Thus far, only two CCAs — MCE in Northern California and Lancaster Choice Energy — have exercised this authority, while others have preferred to focus on initiatives that are complementary to or cover gaps in existing programs. However, these modifications to the three-prong test, now referred to simply as the “fuel substitution test”, pave the way for inclusion of electrification measures in energy efficiency portfolios, allowing CCAs to become important players in California’s focus on building decarbonization. As mission-driven agencies largely focused on renewable energy and carbon reductions, the electrification of buildings is a winning solution for CCAs to reduce carbon emissions and create flexible load to help achieve renewable energy targets. As nonprofit, public agencies with strong connections to the communities they serve, CCAs can create new opportunities to work synergistically with local programs to further unlock barriers to electrification measures.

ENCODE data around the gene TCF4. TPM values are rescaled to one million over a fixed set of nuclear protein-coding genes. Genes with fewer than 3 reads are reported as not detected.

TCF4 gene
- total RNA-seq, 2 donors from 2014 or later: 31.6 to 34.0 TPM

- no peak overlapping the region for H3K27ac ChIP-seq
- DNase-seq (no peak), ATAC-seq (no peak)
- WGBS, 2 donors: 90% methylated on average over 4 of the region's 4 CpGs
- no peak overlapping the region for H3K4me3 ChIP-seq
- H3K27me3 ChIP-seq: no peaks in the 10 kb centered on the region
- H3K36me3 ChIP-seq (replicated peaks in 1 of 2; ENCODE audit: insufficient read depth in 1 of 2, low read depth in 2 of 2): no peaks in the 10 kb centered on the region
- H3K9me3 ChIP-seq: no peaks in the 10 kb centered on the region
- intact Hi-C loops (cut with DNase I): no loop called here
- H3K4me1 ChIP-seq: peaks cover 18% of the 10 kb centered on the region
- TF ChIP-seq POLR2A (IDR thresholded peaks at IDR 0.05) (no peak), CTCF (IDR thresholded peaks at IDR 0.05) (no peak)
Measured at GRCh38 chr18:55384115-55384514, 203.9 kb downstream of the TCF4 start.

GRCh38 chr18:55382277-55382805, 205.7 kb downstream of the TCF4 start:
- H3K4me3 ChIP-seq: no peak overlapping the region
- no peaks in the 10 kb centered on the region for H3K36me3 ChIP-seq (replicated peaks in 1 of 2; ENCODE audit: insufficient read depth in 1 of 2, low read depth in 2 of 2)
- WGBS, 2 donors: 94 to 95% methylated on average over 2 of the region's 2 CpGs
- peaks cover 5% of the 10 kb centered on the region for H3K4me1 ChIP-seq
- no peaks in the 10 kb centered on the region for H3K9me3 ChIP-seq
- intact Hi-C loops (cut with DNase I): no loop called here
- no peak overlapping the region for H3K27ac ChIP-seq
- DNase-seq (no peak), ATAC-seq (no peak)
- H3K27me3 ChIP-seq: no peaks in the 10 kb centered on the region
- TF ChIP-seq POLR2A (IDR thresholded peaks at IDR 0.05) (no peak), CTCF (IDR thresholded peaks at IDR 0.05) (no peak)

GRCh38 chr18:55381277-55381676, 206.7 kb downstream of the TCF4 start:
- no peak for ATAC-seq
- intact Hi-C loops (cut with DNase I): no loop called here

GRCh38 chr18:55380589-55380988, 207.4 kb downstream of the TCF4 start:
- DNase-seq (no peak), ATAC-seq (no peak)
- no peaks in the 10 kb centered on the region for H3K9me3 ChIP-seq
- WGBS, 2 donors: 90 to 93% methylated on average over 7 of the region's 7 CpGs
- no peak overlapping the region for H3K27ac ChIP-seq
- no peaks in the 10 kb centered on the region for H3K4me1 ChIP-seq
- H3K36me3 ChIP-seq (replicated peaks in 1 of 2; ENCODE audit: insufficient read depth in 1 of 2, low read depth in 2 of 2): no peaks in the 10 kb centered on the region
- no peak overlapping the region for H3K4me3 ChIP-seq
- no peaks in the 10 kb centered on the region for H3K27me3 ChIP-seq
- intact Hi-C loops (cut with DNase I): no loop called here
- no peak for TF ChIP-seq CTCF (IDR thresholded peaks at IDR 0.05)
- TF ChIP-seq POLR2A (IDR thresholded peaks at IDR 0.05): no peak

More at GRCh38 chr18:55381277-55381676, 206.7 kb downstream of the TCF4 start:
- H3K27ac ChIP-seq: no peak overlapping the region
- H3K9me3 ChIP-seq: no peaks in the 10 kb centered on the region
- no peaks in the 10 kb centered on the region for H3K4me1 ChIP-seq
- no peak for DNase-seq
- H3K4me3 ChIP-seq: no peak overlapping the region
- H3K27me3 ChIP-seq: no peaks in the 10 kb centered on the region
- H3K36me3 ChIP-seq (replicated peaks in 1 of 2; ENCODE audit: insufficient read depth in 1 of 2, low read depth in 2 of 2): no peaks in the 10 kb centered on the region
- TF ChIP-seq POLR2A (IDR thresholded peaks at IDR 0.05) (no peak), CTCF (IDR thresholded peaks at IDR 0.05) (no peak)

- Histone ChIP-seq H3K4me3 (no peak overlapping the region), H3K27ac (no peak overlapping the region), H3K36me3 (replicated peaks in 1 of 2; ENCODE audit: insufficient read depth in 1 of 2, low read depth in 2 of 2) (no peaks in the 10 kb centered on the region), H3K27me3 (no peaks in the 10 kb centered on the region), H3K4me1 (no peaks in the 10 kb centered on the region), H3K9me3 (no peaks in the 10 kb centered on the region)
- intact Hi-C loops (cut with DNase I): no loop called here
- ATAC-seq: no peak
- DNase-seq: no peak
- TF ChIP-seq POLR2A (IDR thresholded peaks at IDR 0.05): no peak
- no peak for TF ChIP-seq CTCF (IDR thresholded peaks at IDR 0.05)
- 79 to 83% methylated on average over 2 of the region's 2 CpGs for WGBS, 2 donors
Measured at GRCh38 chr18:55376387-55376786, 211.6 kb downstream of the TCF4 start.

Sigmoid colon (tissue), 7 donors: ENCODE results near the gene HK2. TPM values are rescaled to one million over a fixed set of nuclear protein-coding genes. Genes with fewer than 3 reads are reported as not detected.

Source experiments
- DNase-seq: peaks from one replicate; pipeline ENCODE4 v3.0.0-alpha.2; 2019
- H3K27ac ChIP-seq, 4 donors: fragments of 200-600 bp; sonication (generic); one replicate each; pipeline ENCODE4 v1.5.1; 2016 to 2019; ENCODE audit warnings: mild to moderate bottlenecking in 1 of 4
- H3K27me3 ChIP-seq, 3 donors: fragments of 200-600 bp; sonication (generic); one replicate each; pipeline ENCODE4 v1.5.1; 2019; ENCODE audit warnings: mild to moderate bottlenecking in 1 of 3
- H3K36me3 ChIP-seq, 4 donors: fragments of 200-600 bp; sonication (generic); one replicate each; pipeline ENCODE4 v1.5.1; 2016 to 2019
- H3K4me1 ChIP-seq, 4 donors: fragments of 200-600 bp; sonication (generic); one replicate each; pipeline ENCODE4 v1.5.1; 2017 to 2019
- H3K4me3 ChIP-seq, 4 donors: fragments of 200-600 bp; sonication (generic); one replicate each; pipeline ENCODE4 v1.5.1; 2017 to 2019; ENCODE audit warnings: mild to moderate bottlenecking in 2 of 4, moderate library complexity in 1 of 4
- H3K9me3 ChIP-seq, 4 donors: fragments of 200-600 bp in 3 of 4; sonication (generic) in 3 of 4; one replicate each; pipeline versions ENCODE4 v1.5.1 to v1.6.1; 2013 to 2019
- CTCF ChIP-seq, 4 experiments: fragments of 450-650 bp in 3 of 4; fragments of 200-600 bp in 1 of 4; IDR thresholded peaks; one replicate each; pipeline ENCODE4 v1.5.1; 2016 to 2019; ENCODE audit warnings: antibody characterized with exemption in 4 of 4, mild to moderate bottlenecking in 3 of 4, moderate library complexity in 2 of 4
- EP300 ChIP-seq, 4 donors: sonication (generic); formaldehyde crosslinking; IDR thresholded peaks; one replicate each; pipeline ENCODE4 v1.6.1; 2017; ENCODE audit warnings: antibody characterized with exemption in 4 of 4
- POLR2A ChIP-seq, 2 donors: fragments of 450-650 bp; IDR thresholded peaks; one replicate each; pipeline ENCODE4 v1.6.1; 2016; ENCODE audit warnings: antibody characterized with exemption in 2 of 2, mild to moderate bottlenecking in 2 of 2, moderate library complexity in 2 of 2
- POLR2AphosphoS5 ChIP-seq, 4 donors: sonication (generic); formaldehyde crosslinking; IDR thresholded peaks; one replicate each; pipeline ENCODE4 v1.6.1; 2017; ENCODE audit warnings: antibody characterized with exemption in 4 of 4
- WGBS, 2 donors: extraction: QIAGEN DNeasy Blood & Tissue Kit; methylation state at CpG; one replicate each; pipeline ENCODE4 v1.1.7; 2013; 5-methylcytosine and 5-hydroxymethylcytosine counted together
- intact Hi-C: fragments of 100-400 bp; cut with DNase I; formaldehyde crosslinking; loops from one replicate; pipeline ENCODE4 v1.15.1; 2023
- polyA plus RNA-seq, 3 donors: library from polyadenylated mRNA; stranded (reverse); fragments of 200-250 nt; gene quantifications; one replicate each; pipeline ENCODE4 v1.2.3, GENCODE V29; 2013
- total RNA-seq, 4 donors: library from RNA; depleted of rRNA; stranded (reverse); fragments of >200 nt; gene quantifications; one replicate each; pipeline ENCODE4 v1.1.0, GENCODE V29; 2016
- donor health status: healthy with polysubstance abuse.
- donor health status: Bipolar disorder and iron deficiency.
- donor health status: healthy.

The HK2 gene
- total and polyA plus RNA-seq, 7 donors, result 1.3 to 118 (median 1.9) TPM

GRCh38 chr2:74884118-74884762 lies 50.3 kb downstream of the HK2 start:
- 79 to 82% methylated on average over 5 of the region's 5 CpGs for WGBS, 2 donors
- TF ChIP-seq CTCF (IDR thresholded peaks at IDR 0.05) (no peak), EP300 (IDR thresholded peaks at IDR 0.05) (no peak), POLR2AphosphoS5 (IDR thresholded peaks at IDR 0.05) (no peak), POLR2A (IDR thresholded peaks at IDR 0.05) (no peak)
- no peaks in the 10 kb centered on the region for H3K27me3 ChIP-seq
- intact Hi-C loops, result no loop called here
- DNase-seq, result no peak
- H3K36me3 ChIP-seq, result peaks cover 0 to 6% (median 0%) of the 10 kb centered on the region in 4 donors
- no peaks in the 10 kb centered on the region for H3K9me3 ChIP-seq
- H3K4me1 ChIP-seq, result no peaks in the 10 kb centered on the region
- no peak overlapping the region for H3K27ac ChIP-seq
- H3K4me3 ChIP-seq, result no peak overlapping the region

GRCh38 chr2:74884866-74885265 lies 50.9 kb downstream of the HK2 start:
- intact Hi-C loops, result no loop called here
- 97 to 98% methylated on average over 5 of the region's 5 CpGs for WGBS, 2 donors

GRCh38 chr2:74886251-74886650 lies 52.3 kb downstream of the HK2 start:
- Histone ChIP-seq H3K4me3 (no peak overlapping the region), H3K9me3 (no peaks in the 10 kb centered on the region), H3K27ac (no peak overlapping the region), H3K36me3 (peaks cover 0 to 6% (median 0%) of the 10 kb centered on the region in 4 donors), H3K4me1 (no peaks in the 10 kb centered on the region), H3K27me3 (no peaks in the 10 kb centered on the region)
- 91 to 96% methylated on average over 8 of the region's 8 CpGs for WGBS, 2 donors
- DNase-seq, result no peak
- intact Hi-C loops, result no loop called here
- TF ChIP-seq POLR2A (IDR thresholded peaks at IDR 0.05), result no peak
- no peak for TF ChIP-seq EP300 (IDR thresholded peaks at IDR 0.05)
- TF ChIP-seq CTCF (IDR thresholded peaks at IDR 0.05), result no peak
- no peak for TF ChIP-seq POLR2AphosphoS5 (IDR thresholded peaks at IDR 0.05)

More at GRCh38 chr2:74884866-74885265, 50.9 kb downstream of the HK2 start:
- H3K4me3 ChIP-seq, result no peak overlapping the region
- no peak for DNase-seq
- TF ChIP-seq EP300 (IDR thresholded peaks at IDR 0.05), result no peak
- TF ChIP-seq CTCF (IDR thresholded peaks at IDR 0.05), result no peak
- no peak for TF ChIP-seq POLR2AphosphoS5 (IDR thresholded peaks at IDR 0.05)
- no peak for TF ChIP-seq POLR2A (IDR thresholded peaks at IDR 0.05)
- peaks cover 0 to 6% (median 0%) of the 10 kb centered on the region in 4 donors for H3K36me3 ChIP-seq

Local governments in California have already demonstrated leadership on electrification measures. Municipally owned utilities such as the Sacramento Municipal Utility District (SMUD) and the City of Palo Alto have increased their focus on building decarbonization, with SMUD successfully partnering with developers to build  more than 1,000 all-electric homes  through their electrification initiative. Several CCAs, such as Sonoma Clean Power and MCE, are following in their footsteps by launching progressive, all-electric home rebuilding pilots, focusing on the potential grid integration benefits of scaled electric homes. Another CCA, Silicon Valley Clean Energy, has introduced compelling new models for load management by exploring virtual power plants and has identified electrification measures as a key strategy in achieving these goals.

As the CPUC embarks on implementing Senate Bill 1477—which provides incentives for innovative, near-zero emission heating technology in new and existing homes—this seemingly minor modification to a nearly 30-year-old rule could prove to be the high-water mark for natural gas use in California. The state’s burgeoning CCAs now have an unprecedented opportunity to mobilize California’s $1 billion annual investment in energy efficiency in favor of electrification, accelerating the ebb of natural gas use in our buildings and moving us closer to our ambitious carbon reduction goals.

Beckie Menten

Senior Director, Distributed Energy Resources